Rebecca Barlow, Auburn University, firstname.lastname@example.org (Presenter)
John Kush, Auburn University School of Forestry & Wildlife Sciences Longleaf Pine Stand Dynamics Lab, email@example.com
Janice Dyer, Auburn University, firstname.lastname@example.org
John Gilbert, Auburn University School of Forestry and Wildlife Sciences Longleaf Pine Stand Dynamics Laboratory, email@example.com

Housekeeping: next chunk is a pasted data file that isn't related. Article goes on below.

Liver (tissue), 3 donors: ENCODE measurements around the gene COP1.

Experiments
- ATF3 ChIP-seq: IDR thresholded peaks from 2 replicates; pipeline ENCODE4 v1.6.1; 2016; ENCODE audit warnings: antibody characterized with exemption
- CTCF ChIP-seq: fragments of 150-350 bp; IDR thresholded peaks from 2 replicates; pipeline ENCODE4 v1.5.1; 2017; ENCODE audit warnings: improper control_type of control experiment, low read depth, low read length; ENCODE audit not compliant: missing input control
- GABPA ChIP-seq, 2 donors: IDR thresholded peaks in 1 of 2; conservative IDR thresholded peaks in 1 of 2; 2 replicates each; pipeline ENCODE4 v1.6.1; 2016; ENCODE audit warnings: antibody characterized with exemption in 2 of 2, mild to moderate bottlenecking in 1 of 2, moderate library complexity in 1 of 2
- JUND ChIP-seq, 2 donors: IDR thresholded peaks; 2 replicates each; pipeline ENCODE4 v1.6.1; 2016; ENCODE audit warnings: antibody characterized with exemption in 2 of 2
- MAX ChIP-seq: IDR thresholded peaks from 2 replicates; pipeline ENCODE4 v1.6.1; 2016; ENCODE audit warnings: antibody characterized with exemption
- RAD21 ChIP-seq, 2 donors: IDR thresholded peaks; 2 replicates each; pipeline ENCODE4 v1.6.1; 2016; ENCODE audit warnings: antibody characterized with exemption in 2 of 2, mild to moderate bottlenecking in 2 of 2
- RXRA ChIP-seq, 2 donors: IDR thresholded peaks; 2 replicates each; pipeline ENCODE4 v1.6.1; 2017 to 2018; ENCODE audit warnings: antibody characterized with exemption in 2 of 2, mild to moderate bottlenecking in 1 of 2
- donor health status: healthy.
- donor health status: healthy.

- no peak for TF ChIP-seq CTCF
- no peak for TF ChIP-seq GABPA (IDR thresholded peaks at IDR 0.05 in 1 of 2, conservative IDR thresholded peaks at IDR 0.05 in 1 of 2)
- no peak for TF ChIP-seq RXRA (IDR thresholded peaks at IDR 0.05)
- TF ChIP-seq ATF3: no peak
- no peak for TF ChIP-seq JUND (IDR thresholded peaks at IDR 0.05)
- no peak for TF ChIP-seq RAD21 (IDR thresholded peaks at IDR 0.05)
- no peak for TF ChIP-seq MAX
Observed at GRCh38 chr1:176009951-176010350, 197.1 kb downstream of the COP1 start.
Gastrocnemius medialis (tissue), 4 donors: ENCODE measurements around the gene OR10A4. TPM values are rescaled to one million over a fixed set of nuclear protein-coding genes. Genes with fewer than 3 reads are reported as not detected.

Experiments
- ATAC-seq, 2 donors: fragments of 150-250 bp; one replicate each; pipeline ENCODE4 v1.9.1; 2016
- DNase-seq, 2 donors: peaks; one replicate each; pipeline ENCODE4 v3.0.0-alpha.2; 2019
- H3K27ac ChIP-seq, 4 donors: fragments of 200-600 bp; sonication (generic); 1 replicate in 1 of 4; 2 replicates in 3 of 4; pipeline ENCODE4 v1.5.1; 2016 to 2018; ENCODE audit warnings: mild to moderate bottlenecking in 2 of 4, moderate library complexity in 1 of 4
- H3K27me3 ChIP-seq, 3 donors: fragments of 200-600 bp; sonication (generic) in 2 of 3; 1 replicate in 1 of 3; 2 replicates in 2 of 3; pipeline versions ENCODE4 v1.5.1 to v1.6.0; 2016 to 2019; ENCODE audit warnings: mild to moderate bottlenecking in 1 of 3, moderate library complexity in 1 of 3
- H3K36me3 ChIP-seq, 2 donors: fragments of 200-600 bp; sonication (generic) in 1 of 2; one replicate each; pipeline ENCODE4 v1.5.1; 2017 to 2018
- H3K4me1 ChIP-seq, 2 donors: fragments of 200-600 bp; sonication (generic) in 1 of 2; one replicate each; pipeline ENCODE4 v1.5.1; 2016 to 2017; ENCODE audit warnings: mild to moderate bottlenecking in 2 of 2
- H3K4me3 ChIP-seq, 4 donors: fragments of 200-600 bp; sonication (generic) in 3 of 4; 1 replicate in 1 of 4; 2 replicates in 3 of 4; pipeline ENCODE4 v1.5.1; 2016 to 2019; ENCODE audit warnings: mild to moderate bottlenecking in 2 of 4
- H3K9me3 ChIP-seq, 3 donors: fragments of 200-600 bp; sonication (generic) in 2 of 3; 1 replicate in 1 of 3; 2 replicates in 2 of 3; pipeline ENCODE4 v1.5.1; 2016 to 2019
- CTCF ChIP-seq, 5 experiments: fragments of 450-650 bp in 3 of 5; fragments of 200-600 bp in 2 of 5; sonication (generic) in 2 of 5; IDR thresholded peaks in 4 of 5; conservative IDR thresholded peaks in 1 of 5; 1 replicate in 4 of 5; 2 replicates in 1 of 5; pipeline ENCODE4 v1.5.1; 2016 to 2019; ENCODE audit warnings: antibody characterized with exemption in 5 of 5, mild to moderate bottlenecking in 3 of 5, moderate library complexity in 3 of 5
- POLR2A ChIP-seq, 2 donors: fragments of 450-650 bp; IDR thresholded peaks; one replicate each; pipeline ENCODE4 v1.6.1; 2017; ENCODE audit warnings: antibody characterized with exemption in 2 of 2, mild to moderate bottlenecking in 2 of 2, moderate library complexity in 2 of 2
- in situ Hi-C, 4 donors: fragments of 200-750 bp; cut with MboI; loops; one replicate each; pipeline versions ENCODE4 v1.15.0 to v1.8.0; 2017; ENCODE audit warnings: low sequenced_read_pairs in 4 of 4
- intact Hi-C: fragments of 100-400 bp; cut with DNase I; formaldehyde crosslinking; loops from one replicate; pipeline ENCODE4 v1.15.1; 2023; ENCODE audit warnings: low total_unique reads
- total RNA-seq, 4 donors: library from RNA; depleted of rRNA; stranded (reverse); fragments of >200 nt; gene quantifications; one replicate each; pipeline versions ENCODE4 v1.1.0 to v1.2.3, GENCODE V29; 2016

Times are changing and so is forestry in the South. No longer is timber production the primary emphasis of forest management as landowners look for diverse income opportunities. As a result of this change, agroforestry techniques such as silvopasture and forest farming are increasingly of interest to many private landowners. In addition, there is a continued interest in longleaf pine management across the South. Agroforestry practices are well suited to longleaf pine management and have the potential to generate periodic revenue beyond traditional forest management, while keeping the land forested. Land managers often hesitate to recommend agroforestry to landowners due to perceptions that there are limited management alternatives, and the economic benefits are unproven. Pine straw raking, however, has proven to potentially provide more income for landowners than timber without timber harvesting. Data from two studies, one old and one new, will be used to discuss these management opportunities for landowners and forest managers in the South. Preliminary results from a 4-year study comparing longleaf and loblolly pine in an agroforestry setting on an old field site in south Alabama will be presented. Initial findings indicate the slower growth of longleaf may cause a delay in the timing of cattle introduction and thus economic returns to landowners. Pine straw production has the potential to offset the delay in economic returns. A pine straw production model developed utilizing a long-term region-wide longleaf pine growth and yield dataset provides an estimate of bales available for a variety of stand conditions.